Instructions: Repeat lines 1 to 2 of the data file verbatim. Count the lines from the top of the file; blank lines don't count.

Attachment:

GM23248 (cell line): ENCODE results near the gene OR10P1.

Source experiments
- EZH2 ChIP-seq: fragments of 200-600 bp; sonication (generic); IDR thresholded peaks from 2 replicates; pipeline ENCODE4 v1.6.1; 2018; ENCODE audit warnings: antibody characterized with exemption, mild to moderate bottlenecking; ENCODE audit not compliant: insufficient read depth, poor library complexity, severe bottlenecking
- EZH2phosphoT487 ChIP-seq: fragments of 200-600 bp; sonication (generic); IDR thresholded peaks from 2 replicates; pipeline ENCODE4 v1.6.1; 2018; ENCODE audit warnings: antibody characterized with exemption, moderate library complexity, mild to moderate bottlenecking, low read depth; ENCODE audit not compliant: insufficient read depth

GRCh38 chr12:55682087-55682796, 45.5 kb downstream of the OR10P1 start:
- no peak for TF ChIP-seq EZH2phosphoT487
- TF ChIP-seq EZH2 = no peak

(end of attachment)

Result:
GM23248 (cell line): ENCODE results near the gene OR10P1.

Source experiments